Learn How To Grow Sweet Potatoes And Start Your Own Garden

You might be a garden lover that knows how to grow saffron, broccoli, tomatoes and even more! But we have something new for you! Sweet potatoes are sweet, but sweeter still is the joy of growing them yourself. Growing these starchy root vegetables is often considered a rite of passage in most farming and gardening circles. If you’ve managed to take care of the odd succulent and are ready to put your green thumb to the test, growing your own sweet potatoes is an excellent first step towards starting your own vegetable garden

A bunch of harvested sweet potatoes

Why should one start growing sweet potatoes, you ask? For one, organic potatoes are a nutritious superfood with a host of health benefits. Your body will thank you for incorporating them into your diet, and the gratification of growing your food is just an added plus. Sweet potatoes are also incredibly versatile. The best part about growing potatoes is that it’s easy as 1-2-eat! They don’t require much care, and it’s hard to mess them up if you follow instructions. Keep reading to learn about planting, growing and harvesting potatoes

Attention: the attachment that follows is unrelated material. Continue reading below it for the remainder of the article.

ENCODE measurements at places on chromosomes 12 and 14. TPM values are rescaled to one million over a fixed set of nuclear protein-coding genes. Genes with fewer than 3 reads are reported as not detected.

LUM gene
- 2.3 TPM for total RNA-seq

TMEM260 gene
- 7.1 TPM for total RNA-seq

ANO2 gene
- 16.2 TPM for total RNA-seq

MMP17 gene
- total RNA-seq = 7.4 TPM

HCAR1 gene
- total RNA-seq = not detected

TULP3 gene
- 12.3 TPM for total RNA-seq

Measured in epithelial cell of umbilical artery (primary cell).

Sweet potato varieties

Botanically named Ipomoea batatas, this vegetable is commonly known as sweet potato or yam. One would assume that since it looks like a potato and it’s called a potato, the potato would be related to regular potatoes, but they’d be wrong! Sweet potatoes are from a different family of plants and are closer to morning glory flowers than to regular potatoes

Sweet potatoes and yams are also entirely different vegetables! Sweet potatoes come in white, yellow, brown, and purple skin shades and have distinctive orange flesh. Meanwhile, yams have bark-like skin and white flesh.  Popular potato varieties include Beauregard, Patriot, Centennial Bush Porto Rico, and the cultivar Georgia Jet.

When is the right time to plant sweet potatoes?